Jefferson County Poor Farm

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The Jefferson County Poor House (also known as Colonial Manor) was built on the 70-acre county poor farm that was established in 1857 and closed in 1920. It was designed by architect Brinton B. Davis to replace the original white painted frame buildings, which by the early 1900s had become rather dilapidated. At that time, the county wanted to relocate the poor farm, but the people of Jeffersontown, who had grown fond of the poor farm residents, insisted that the county allow the poor farm to stay where it was.

Shortly after the original construction of the two-story Colonial Manor building, a smaller one-story building of much the same design was erected further back on the property for the black poor farm residents. After the poor farm closed, this building sat empty a number of years before it was renovated in 1946 to house Sunshine Lodge, a temporary shelter for displaced children. It later became the Jeffersontown Police Department and was razed in 1998 to make way for a new gymnasium.

The poor farm housed black and white, young and old, poor and homeless residents of Jefferson County. Those who were able worked the farm, which extended to the edge of what is now Skyview Park. A reservoir for the farm sat on what is now the Public Works property at the end of Bluebird Lane; when the poor farm closed, some residents used the reservoir as a swimming pool.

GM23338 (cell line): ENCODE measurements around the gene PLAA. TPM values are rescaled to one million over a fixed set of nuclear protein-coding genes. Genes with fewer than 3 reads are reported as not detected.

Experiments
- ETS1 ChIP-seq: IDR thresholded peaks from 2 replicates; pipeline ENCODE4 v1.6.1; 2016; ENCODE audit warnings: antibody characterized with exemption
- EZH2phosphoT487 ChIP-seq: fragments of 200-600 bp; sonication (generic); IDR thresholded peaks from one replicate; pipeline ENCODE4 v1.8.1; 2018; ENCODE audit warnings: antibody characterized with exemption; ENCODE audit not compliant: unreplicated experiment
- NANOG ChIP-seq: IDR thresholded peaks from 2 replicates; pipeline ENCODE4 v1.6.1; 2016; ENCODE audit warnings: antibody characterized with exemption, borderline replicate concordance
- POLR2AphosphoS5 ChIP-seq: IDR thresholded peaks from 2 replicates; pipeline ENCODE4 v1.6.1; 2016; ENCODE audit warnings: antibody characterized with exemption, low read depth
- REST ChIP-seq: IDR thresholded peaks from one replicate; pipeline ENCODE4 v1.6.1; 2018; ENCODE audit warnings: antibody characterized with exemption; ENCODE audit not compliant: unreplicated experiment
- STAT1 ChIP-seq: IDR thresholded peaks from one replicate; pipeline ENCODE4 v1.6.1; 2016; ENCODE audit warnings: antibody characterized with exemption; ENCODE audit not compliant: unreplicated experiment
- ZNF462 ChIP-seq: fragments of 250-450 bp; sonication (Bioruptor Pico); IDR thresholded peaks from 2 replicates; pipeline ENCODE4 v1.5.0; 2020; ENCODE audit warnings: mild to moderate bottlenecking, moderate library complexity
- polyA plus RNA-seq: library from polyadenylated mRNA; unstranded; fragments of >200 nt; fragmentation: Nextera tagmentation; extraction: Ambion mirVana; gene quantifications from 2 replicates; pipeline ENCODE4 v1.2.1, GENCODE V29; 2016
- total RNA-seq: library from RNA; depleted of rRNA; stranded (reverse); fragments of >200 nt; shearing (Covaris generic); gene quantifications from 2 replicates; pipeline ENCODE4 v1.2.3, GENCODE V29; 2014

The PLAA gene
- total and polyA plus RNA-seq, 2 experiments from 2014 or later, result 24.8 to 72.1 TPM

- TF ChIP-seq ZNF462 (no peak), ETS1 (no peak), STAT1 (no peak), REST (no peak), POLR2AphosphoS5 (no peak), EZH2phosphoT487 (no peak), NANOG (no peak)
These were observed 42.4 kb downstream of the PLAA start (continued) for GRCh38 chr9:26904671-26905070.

In the 1940s, Colonial Manor served as the headquarters of the Jefferson County Parks and Recreation Board. In 1970, the building housed the Jeffersontown Branch of the Louisville Free Public Library, until the library received a new building in 1996. At that time, Colonial Manor was going to be razed, but after outcry from local citizens, the building was renovated and made into the Daniel Ruckriegel Senior Citizens Center.